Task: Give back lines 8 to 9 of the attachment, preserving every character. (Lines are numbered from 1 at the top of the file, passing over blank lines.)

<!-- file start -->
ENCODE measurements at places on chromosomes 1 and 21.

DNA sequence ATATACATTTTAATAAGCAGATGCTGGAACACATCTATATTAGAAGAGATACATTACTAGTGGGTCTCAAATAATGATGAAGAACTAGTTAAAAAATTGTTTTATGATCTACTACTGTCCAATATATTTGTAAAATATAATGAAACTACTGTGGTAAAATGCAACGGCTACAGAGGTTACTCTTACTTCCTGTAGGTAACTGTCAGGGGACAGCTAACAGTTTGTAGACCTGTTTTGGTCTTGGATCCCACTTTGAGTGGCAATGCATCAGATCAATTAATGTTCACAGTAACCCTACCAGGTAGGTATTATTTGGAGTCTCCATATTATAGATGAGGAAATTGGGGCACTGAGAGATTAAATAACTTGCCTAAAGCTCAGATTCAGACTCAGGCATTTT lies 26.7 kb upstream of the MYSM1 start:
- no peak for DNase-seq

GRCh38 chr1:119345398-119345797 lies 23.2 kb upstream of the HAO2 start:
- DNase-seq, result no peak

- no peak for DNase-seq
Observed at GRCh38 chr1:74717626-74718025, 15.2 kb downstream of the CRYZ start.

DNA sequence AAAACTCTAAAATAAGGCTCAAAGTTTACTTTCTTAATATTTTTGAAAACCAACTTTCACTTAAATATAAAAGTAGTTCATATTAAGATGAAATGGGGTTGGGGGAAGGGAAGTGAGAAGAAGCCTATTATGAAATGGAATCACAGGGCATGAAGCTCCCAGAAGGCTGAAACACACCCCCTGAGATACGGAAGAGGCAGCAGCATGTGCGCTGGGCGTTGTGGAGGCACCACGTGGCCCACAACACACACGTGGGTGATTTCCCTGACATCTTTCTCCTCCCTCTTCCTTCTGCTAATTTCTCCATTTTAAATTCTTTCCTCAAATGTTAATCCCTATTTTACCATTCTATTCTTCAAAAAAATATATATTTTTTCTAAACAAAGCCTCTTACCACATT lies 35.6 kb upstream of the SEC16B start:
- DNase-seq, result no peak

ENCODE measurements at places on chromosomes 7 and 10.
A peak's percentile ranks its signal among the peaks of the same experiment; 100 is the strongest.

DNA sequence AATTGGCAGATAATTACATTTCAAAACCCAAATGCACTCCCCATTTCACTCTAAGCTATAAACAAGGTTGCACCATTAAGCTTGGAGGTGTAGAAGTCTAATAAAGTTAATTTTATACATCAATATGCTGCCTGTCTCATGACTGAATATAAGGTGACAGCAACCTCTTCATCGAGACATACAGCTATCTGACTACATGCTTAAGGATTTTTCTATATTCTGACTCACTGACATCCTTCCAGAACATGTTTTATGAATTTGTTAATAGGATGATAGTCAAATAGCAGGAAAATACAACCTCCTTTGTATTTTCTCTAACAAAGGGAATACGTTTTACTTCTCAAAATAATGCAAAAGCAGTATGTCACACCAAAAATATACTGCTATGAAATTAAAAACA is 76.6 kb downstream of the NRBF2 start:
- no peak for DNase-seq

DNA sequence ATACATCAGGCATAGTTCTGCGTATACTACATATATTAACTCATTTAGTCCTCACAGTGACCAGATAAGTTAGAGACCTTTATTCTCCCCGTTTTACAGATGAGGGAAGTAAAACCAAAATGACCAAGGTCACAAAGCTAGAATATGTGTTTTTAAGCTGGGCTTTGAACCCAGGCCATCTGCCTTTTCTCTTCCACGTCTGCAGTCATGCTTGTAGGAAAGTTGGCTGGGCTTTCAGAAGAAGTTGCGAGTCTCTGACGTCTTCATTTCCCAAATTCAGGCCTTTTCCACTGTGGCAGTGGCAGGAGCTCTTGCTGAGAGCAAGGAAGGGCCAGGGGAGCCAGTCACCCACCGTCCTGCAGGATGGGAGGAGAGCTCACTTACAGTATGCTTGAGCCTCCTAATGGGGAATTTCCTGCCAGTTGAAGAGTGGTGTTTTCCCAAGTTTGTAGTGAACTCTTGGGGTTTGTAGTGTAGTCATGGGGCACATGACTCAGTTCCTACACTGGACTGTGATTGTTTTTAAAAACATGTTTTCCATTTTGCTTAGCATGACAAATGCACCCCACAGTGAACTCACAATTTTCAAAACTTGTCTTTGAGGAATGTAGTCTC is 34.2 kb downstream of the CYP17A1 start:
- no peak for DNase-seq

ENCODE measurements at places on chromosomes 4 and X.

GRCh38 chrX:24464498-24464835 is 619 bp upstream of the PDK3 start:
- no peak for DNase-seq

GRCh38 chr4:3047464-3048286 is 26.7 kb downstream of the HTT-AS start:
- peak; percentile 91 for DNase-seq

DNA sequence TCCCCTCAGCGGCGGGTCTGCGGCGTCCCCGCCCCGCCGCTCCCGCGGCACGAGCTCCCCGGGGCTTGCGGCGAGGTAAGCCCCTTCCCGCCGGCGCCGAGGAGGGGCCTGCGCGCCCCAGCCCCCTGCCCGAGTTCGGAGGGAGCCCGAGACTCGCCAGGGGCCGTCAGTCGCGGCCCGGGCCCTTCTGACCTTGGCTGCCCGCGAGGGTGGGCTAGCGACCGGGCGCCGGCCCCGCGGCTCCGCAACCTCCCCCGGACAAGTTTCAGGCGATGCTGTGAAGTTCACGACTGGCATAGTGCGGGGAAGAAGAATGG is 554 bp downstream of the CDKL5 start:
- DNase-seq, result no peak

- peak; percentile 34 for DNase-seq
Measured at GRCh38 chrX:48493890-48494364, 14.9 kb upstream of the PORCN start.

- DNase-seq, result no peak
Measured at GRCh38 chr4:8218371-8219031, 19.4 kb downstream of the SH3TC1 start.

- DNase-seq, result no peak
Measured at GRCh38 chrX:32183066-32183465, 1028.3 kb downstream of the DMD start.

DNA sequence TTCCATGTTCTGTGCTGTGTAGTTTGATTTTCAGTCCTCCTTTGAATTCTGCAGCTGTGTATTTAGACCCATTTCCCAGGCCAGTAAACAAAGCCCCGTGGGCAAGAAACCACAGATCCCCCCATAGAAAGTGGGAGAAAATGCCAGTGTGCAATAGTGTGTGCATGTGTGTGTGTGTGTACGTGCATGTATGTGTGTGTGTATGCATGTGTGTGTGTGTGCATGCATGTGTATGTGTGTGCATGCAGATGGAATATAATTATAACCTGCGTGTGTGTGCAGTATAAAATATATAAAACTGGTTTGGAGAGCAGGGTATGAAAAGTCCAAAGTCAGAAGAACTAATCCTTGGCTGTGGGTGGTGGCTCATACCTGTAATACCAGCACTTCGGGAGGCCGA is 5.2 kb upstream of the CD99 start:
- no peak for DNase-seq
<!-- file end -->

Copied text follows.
DNA sequence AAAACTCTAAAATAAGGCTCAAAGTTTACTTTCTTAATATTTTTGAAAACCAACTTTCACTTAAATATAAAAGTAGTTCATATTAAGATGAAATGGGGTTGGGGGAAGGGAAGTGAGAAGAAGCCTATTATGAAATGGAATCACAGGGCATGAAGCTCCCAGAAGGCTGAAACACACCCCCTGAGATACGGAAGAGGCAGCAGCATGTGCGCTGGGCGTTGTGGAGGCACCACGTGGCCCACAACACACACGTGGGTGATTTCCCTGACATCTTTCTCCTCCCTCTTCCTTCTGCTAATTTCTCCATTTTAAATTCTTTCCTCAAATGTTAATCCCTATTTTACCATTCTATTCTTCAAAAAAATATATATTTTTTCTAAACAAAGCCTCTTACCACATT lies 35.6 kb upstream of the SEC16B start:
- DNase-seq, result no peak